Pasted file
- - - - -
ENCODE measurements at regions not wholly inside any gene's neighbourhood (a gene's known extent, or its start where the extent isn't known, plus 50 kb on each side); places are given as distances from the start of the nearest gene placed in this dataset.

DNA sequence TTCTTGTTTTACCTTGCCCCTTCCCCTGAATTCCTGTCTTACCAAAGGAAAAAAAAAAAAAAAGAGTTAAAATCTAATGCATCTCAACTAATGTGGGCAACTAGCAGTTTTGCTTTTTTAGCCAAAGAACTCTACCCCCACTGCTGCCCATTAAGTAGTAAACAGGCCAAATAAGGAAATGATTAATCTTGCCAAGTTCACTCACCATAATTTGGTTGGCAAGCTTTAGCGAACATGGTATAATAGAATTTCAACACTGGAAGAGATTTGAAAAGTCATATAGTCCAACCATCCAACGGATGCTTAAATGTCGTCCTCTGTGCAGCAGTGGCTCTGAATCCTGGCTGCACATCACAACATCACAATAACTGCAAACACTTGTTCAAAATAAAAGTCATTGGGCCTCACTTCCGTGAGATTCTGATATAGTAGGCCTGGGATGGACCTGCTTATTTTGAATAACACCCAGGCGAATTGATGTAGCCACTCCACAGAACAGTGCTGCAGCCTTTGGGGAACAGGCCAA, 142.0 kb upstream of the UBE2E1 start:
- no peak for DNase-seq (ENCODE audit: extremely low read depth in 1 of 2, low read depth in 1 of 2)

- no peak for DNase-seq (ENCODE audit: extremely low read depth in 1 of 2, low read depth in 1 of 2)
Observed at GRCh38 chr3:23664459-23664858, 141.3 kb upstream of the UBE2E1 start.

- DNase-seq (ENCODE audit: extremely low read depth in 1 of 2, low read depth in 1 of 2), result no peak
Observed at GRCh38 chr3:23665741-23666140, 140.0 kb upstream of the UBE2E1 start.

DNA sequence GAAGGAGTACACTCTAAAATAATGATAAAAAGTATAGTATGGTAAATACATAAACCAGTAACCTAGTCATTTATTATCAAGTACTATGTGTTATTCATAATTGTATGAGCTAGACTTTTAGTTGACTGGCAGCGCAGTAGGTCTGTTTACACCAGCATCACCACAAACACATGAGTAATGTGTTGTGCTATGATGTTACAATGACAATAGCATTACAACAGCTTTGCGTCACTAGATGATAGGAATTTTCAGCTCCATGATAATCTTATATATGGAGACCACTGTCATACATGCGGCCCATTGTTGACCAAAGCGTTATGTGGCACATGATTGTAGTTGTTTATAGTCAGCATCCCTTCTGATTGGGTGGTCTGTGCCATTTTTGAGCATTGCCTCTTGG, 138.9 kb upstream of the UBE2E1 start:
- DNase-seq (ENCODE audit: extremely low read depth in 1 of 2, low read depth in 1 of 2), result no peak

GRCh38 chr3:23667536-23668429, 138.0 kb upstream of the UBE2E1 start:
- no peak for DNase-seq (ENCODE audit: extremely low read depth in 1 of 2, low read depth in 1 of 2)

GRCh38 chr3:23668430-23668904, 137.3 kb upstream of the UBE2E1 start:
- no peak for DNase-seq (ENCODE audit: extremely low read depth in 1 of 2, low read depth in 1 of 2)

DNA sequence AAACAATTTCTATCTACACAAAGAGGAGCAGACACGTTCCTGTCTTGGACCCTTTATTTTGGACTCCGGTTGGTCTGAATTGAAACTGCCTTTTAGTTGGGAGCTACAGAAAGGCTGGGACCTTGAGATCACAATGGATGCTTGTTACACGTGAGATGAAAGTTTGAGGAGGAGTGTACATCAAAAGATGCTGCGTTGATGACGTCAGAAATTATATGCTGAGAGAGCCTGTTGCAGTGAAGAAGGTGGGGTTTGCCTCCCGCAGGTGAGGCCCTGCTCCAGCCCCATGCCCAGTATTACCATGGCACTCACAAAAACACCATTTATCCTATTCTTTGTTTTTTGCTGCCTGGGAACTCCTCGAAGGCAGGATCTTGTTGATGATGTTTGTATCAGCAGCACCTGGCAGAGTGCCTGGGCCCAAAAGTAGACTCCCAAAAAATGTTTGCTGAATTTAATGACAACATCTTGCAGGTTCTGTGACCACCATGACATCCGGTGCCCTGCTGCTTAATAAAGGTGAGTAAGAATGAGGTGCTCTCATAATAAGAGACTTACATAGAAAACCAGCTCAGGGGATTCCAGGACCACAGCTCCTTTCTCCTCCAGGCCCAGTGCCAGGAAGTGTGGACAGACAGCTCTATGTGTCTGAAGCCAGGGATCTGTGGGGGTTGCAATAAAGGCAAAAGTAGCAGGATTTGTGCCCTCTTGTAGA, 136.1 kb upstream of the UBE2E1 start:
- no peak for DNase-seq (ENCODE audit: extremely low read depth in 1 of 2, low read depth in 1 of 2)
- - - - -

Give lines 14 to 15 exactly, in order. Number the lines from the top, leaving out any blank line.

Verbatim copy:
DNA sequence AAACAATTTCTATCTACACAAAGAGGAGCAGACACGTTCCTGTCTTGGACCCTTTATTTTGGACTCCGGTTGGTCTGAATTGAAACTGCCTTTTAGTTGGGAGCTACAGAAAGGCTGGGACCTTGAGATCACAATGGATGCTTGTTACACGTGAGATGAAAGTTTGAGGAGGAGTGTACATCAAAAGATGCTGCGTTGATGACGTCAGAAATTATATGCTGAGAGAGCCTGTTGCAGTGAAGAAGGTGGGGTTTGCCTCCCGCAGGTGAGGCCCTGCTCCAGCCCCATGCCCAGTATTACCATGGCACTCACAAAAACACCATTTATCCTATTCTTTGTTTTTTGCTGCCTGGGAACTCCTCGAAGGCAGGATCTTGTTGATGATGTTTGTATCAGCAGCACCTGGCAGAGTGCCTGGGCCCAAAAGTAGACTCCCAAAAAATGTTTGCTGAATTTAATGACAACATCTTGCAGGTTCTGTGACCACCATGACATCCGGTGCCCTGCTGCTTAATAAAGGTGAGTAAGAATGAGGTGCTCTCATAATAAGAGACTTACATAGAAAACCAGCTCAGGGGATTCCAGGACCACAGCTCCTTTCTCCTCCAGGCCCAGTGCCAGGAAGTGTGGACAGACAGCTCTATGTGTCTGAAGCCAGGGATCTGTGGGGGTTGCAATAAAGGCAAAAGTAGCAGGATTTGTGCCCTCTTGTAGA, 136.1 kb upstream of the UBE2E1 start:
- no peak for DNase-seq (ENCODE audit: extremely low read depth in 1 of 2, low read depth in 1 of 2)